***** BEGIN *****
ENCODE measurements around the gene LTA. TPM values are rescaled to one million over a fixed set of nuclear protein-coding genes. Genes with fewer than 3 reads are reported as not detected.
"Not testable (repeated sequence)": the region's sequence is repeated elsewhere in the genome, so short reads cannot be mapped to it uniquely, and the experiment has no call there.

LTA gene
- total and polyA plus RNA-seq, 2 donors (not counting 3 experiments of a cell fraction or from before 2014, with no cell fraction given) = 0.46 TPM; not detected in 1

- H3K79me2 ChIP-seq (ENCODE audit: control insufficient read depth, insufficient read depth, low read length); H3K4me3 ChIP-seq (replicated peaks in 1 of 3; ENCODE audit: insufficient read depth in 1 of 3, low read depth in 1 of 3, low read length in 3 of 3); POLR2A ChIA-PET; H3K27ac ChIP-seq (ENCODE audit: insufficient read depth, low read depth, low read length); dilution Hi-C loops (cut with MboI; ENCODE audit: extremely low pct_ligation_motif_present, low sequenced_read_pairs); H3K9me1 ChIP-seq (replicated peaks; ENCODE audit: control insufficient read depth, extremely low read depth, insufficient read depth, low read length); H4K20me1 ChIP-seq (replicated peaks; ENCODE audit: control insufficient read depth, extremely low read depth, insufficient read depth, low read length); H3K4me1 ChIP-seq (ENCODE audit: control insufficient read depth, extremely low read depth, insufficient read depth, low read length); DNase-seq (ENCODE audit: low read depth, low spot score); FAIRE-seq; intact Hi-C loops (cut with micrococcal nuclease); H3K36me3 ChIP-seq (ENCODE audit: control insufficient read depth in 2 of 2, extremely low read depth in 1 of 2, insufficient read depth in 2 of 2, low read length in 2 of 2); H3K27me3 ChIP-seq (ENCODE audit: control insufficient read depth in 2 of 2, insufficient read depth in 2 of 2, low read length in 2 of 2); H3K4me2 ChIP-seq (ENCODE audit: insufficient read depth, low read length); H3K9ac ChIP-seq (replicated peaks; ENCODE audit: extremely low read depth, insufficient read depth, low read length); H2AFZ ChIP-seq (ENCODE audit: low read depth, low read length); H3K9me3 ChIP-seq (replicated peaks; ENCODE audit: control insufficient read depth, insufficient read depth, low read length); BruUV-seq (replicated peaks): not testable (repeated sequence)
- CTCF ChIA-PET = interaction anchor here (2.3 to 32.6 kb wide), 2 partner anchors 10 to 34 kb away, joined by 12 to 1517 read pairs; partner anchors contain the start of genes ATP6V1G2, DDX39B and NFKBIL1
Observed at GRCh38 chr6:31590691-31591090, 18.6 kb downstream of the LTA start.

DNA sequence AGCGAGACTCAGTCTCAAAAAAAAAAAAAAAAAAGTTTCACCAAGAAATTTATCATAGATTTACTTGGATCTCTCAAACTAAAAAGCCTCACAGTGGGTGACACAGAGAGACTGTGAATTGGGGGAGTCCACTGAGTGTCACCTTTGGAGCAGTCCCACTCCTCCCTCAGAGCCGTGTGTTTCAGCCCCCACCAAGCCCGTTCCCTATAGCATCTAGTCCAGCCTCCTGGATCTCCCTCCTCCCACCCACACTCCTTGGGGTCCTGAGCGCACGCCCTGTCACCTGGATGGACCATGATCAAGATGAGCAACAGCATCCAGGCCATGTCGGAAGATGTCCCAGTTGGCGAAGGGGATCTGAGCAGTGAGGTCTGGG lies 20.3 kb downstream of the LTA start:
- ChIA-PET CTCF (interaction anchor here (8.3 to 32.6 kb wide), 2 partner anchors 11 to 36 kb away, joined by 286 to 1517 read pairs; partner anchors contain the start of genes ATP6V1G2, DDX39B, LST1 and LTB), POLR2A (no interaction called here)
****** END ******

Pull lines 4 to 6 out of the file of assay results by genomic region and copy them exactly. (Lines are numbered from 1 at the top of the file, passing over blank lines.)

- total and polyA plus RNA-seq, 2 donors (not counting 3 experiments of a cell fraction or from before 2014, with no cell fraction given) = 0.46 TPM; not detected in 1

- H3K79me2 ChIP-seq (ENCODE audit: control insufficient read depth, insufficient read depth, low read length); H3K4me3 ChIP-seq (replicated peaks in 1 of 3; ENCODE audit: insufficient read depth in 1 of 3, low read depth in 1 of 3, low read length in 3 of 3); POLR2A ChIA-PET; H3K27ac ChIP-seq (ENCODE audit: insufficient read depth, low read depth, low read length); dilution Hi-C loops (cut with MboI; ENCODE audit: extremely low pct_ligation_motif_present, low sequenced_read_pairs); H3K9me1 ChIP-seq (replicated peaks; ENCODE audit: control insufficient read depth, extremely low read depth, insufficient read depth, low read length); H4K20me1 ChIP-seq (replicated peaks; ENCODE audit: control insufficient read depth, extremely low read depth, insufficient read depth, low read length); H3K4me1 ChIP-seq (ENCODE audit: control insufficient read depth, extremely low read depth, insufficient read depth, low read length); DNase-seq (ENCODE audit: low read depth, low spot score); FAIRE-seq; intact Hi-C loops (cut with micrococcal nuclease); H3K36me3 ChIP-seq (ENCODE audit: control insufficient read depth in 2 of 2, extremely low read depth in 1 of 2, insufficient read depth in 2 of 2, low read length in 2 of 2); H3K27me3 ChIP-seq (ENCODE audit: control insufficient read depth in 2 of 2, insufficient read depth in 2 of 2, low read length in 2 of 2); H3K4me2 ChIP-seq (ENCODE audit: insufficient read depth, low read length); H3K9ac ChIP-seq (replicated peaks; ENCODE audit: extremely low read depth, insufficient read depth, low read length); H2AFZ ChIP-seq (ENCODE audit: low read depth, low read length); H3K9me3 ChIP-seq (replicated peaks; ENCODE audit: control insufficient read depth, insufficient read depth, low read length); BruUV-seq (replicated peaks): not testable (repeated sequence)
- CTCF ChIA-PET = interaction anchor here (2.3 to 32.6 kb wide), 2 partner anchors 10 to 34 kb away, joined by 12 to 1517 read pairs; partner anchors contain the start of genes ATP6V1G2, DDX39B and NFKBIL1